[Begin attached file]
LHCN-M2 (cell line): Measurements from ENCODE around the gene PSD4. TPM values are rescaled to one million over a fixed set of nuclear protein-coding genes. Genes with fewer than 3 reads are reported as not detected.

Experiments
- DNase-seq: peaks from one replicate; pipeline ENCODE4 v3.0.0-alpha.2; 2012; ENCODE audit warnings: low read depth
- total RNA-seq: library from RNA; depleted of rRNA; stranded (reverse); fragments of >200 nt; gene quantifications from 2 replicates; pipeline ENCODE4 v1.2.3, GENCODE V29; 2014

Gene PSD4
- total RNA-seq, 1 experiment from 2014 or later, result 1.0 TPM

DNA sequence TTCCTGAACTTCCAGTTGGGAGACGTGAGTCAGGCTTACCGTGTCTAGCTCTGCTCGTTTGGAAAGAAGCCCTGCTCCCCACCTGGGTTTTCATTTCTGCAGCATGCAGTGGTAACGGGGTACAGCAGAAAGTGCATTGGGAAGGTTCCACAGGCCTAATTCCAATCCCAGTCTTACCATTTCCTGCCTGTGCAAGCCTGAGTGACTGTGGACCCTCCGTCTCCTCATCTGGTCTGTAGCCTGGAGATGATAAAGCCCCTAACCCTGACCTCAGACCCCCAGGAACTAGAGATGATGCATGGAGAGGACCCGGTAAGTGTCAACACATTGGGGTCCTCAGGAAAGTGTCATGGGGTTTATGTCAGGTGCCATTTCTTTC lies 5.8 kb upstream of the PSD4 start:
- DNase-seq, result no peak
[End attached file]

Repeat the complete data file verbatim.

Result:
LHCN-M2 (cell line): Measurements from ENCODE around the gene PSD4. TPM values are rescaled to one million over a fixed set of nuclear protein-coding genes. Genes with fewer than 3 reads are reported as not detected.

Experiments
- DNase-seq: peaks from one replicate; pipeline ENCODE4 v3.0.0-alpha.2; 2012; ENCODE audit warnings: low read depth
- total RNA-seq: library from RNA; depleted of rRNA; stranded (reverse); fragments of >200 nt; gene quantifications from 2 replicates; pipeline ENCODE4 v1.2.3, GENCODE V29; 2014

Gene PSD4
- total RNA-seq, 1 experiment from 2014 or later, result 1.0 TPM

DNA sequence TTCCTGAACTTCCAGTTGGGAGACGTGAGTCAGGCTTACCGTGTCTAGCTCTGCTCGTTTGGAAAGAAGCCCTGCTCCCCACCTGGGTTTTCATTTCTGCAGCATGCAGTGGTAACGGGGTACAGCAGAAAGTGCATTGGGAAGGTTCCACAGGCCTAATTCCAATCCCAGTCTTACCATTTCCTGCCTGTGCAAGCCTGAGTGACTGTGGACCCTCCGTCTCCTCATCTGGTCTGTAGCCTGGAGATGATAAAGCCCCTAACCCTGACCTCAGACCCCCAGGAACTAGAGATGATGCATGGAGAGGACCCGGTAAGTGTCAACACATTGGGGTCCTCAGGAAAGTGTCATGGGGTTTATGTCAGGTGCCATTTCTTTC lies 5.8 kb upstream of the PSD4 start:
- DNase-seq, result no peak